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I started to read “The Best American Poetry 2010” last week. As a recent non-poet, I have had a hard time reading any poetry. And I have tried reading poetry — that same collection as I was growing up. Especially contemporary poetry. Now this is different. I think the thought that has gone in selecting these poems by Amy Gerstler is awesome. I am very thankful that she has done this, not just for poets but for non-poets.

Because, as a recently converted poet, there is no higher need, in my opinion. I think I can say this with almost the authority that John talks about the Bible because I am convert from the other side. The need of poetry is very high for those who are not poets. And this is a book that fulfills some of this need.

And I can see why. Amy’s poetry herself is aimed at that. She teaches a class called “Poetry for non-poets.” I probably need to take that class. Now … when not being a poet is still fresh on my mind. And then I can be a poet that will be understood and actually appreciated by someone who has gone through 6th grade (maybe 8th grade … although I experimented on my son yesterday who is in 2nd grade; I think he will get there soon).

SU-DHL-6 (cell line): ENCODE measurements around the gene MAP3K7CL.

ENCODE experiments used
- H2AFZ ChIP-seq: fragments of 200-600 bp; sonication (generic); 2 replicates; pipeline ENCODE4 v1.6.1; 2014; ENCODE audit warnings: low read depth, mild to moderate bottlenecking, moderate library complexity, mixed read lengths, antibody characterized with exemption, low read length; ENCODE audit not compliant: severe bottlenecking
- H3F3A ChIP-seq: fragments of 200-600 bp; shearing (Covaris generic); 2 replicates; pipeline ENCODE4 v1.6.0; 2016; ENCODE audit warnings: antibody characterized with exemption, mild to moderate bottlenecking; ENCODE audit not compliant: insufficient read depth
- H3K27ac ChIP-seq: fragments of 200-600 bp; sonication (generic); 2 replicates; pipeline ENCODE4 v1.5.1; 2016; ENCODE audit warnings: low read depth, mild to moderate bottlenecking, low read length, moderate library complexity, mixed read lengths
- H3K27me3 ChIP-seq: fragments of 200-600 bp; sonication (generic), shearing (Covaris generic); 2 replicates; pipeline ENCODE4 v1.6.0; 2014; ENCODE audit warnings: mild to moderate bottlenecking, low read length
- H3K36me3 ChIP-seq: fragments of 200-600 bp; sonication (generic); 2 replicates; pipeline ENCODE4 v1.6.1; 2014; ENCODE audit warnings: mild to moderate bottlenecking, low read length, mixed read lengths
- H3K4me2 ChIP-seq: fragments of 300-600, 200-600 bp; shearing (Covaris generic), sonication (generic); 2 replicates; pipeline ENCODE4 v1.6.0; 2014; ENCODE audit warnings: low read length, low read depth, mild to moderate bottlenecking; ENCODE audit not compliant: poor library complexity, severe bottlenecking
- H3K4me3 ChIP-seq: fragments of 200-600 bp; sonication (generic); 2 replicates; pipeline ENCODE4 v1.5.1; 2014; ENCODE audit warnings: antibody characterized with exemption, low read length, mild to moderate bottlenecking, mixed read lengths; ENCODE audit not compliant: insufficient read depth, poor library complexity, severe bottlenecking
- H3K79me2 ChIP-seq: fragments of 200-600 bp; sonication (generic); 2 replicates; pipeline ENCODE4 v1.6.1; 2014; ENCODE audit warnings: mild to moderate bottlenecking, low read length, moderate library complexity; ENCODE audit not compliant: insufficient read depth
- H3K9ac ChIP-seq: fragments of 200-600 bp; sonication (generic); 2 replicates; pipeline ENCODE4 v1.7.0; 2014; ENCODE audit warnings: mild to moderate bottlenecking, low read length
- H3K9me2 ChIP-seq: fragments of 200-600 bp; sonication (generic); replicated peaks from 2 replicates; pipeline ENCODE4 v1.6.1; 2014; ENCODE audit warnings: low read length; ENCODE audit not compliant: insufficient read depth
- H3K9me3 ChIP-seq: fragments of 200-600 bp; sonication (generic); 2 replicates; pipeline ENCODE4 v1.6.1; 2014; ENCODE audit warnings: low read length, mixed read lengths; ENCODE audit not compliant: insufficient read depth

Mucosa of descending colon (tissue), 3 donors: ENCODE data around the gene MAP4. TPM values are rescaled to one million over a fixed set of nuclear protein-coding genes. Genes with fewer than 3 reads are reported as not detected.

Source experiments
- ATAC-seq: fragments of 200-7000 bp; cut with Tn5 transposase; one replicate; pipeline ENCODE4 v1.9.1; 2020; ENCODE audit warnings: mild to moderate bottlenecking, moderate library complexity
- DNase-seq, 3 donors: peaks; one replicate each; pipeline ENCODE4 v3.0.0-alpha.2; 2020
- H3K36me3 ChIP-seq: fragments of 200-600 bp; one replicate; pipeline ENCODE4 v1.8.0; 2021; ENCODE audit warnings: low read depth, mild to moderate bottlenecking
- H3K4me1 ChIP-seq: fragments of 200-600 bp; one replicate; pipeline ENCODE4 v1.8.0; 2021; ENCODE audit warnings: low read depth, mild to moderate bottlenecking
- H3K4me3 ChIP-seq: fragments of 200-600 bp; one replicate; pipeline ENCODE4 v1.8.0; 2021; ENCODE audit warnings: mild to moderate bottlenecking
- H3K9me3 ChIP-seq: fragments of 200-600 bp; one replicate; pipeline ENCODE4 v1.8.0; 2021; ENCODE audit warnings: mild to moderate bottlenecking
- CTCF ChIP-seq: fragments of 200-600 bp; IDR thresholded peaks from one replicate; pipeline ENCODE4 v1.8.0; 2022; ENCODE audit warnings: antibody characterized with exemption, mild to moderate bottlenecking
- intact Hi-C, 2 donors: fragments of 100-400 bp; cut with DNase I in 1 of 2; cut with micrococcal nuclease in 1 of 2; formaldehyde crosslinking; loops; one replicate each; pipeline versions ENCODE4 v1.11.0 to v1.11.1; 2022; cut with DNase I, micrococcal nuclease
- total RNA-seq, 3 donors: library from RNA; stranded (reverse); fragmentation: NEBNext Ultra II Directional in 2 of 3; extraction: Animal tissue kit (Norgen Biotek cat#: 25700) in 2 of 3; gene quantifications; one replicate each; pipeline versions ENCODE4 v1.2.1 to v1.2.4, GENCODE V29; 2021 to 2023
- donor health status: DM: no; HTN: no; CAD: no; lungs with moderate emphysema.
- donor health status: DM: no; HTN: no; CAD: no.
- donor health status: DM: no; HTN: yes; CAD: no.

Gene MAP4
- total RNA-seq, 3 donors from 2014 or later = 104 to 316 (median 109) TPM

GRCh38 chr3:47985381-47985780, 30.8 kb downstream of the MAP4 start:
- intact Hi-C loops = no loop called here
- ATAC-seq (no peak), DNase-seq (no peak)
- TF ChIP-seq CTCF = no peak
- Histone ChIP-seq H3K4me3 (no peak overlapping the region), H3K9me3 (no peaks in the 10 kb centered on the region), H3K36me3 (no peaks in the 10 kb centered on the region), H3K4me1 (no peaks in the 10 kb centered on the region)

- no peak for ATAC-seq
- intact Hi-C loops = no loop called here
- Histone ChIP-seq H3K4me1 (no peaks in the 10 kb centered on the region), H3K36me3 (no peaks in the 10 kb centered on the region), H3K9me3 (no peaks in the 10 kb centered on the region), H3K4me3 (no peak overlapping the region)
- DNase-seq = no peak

This is part of the “Top 75 2010” project where I am trying to learn from the top 75 American poems of 2010. I will try to comment on the poems from this collection in future posts. Or better yet, try to write my own poems inspired by the styles I read. I have already written a note on John Ashbery’s Alcove, the second poem in the collection.

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